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(ô`strävä), formerly

Moravská Ostrava

(mô`räfskä), Ger. Mährisch Ostrau, city (1991 pop. 327,371), NE Czech Republic, in Moravia, near the junction of the Oder and Ostravice rivers. It is the heart of the Ostrava-Karviná industrial and mining region, the most heavily industrialized area of the Czech Republic. Coal, important to the city for some 200 years and the reason it was nicknamed "black Ostrava," is no longer mined; the city's major industries now include metallurgy, engineering, and information technology. One of the Czech Republic's largest cities, Ostrava is a regional administrative center, a road and rail hub, and the site of several hydroelectric stations.

Ostrava was well known as a small town in the Middle Ages and later became important because of its strategic location guarding the Moravian Gate, the entrance to the Moravian lowlands. The city's industrial prominence dates from the late 19th cent., after the opening of its first coal mine and the coming of the railroad. The modern city was created in 1924 by the merger of seven towns. German forces occupied Ostrava from 1939 to 1945. The city is a cultural and educational center, noted especially for its technical university and mining museum. The St. Wenceslas church (14th cent.) is Ostrava's oldest building; the Cathedral of the Divine Savior was completed in 1889.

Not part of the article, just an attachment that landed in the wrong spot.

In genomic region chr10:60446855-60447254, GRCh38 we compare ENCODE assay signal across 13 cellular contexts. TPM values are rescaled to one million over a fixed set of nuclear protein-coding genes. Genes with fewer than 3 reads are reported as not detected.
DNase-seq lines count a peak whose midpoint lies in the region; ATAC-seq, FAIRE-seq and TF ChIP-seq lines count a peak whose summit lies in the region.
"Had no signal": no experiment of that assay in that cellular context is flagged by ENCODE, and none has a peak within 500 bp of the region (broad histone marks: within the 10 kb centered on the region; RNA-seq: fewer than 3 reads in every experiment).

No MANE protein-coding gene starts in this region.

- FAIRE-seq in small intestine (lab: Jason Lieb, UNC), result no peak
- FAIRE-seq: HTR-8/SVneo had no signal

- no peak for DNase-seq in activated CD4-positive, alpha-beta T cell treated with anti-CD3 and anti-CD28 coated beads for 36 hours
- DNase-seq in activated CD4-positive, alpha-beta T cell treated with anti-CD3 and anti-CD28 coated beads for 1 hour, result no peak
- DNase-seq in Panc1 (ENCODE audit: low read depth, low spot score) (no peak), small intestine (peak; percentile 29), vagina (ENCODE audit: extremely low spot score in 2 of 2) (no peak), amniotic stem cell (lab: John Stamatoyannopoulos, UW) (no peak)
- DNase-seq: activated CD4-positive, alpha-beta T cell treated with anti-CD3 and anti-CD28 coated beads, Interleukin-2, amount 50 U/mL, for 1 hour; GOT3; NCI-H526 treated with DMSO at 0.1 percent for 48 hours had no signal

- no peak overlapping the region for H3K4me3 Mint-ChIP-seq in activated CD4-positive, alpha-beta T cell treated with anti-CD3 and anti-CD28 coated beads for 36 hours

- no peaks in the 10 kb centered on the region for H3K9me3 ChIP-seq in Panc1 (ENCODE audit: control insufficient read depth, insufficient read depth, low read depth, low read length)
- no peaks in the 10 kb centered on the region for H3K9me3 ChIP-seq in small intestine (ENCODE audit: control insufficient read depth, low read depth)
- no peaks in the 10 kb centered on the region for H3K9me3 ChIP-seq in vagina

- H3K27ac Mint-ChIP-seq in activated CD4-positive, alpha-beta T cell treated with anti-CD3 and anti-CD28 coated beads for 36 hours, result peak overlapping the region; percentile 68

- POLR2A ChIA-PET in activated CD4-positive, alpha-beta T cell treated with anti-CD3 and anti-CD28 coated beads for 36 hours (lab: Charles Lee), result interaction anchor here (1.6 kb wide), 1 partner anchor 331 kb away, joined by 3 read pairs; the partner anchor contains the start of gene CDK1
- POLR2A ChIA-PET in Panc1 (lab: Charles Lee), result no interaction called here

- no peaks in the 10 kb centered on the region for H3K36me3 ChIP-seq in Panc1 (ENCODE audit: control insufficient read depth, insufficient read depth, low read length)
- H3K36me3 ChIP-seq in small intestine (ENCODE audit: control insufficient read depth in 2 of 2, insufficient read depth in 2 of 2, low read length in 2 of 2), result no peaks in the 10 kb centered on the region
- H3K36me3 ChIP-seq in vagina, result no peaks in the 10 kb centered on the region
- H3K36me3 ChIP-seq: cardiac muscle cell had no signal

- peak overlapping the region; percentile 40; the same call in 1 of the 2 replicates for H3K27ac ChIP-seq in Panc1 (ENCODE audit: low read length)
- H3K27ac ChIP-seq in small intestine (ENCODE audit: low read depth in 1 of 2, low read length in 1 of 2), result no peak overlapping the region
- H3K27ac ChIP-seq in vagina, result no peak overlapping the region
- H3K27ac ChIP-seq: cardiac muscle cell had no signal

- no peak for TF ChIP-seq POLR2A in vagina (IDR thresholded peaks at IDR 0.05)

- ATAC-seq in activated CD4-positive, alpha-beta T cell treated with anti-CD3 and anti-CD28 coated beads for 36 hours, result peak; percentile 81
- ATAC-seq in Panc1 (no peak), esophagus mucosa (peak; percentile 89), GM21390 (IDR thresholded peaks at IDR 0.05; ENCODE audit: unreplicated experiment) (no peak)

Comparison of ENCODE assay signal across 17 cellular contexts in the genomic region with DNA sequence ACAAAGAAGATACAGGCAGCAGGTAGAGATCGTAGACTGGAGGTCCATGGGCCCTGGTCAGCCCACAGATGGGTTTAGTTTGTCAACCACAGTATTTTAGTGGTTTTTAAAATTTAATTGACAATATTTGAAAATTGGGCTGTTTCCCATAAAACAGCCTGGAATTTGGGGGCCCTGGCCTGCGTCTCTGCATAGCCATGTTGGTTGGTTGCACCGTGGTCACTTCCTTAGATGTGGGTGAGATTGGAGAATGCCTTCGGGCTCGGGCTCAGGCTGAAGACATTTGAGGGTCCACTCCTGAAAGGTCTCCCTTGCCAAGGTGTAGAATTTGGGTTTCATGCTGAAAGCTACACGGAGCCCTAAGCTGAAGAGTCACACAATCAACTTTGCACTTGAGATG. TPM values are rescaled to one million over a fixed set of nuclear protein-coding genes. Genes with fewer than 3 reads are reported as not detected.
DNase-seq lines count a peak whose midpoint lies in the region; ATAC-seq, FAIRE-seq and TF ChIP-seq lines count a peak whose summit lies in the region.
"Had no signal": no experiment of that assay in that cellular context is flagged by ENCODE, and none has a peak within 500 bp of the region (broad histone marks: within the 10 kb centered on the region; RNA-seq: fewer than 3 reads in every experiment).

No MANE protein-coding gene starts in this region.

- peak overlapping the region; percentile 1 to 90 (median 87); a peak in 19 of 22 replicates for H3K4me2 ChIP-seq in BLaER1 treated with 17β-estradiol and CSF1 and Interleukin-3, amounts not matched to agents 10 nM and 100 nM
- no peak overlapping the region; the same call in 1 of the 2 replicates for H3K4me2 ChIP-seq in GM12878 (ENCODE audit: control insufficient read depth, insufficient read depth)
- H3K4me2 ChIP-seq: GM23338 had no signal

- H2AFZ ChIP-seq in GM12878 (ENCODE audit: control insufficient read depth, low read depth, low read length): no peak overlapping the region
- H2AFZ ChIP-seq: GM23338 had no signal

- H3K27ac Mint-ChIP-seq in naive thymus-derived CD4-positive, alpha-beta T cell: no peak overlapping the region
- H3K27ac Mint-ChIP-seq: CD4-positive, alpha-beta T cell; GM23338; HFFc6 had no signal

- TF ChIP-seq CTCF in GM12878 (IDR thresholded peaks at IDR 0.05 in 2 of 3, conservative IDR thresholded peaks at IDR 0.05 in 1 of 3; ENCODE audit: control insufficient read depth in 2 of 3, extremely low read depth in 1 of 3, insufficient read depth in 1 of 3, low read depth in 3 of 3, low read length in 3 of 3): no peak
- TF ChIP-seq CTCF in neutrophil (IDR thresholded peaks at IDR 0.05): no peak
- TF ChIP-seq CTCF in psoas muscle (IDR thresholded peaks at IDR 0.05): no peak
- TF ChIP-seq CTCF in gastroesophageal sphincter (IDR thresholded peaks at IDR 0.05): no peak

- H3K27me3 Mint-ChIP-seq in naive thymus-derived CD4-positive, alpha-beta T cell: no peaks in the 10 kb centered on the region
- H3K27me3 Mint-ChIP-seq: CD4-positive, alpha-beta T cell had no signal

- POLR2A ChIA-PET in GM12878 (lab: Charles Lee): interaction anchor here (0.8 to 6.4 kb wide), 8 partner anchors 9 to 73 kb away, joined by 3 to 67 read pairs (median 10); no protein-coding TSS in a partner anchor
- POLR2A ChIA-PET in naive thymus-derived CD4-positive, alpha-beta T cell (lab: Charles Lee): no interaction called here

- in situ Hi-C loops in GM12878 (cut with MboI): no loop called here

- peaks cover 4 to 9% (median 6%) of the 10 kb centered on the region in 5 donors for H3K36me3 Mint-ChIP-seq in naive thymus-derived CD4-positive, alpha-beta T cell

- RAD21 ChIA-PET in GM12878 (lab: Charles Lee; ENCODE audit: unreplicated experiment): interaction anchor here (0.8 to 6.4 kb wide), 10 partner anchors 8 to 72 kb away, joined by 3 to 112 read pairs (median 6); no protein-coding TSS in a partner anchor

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The following article is from The Great Soviet Encyclopedia (1979). It might be outdated or ideologically biased.



(Moravská Ostrava), a city in Czechoslovakia, in the Czech Socialist Republic, situated on the Oder (Odra) River at its confluence with the Ostravice and Opava rivers. It is the capital of the North Moravian region. Population, 278,700 (1970).

Ostrava is a major transportation junction. It is the center of an important coal and metallurgy region that developed because of its proximity to the Ostrava-Karviná Coalfield. The K. Gottwald Vítkovice Metallurgical Combine and the new Kunčice Metallurgical Combine are located in Ostrava and the immediate vicinity. The city’s main industries include the coal, chemical, and coke and coke-oven industries, as well as heavy machine building. Ostrava has a specialized machine-building school and a college of mining and metallurgy.

The Great Soviet Encyclopedia, 3rd Edition (1970-1979). © 2010 The Gale Group, Inc. All rights reserved.


an industrial city in the E Czech Republic, on the River Oder: the chief coal-mining area in the Czech Republic, in Upper Silesia. Pop.: 316 000 (2005 est.)
Collins Discovery Encyclopedia, 1st edition © HarperCollins Publishers 2005